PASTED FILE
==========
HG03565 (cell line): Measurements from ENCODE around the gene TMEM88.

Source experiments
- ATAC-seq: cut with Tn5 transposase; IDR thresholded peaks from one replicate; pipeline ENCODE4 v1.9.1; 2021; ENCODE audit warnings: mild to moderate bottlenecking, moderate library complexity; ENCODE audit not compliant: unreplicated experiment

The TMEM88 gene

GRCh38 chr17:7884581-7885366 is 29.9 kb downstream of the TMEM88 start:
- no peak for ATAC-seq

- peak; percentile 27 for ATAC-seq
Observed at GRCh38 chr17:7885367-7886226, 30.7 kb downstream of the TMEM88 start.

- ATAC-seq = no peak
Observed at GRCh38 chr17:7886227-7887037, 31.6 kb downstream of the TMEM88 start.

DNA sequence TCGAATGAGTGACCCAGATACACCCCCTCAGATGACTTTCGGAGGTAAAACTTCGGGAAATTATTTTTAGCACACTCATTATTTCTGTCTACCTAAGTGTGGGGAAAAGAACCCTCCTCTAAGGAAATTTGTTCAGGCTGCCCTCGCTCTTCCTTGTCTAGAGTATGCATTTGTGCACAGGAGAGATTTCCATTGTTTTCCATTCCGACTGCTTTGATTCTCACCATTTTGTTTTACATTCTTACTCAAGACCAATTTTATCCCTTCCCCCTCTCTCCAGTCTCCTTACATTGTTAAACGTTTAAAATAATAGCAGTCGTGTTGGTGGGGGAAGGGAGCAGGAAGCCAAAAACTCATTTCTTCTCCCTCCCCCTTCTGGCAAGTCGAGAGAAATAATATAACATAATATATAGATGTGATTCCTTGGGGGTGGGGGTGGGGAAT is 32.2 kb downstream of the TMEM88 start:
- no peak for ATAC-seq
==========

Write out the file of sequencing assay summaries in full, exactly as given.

HG03565 (cell line): Measurements from ENCODE around the gene TMEM88.

Source experiments
- ATAC-seq: cut with Tn5 transposase; IDR thresholded peaks from one replicate; pipeline ENCODE4 v1.9.1; 2021; ENCODE audit warnings: mild to moderate bottlenecking, moderate library complexity; ENCODE audit not compliant: unreplicated experiment

The TMEM88 gene

GRCh38 chr17:7884581-7885366 is 29.9 kb downstream of the TMEM88 start:
- no peak for ATAC-seq

- peak; percentile 27 for ATAC-seq
Observed at GRCh38 chr17:7885367-7886226, 30.7 kb downstream of the TMEM88 start.

- ATAC-seq = no peak
Observed at GRCh38 chr17:7886227-7887037, 31.6 kb downstream of the TMEM88 start.

DNA sequence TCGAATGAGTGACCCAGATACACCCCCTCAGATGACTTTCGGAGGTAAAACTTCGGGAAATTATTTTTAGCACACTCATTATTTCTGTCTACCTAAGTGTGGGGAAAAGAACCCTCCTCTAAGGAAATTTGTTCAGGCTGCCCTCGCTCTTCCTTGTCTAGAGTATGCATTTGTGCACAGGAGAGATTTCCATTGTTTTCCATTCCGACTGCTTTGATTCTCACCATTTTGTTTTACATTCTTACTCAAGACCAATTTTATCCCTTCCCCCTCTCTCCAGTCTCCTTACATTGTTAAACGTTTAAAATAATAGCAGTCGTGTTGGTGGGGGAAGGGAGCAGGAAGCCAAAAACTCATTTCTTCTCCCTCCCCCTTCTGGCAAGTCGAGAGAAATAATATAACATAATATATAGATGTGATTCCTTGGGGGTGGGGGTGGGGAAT is 32.2 kb downstream of the TMEM88 start:
- no peak for ATAC-seq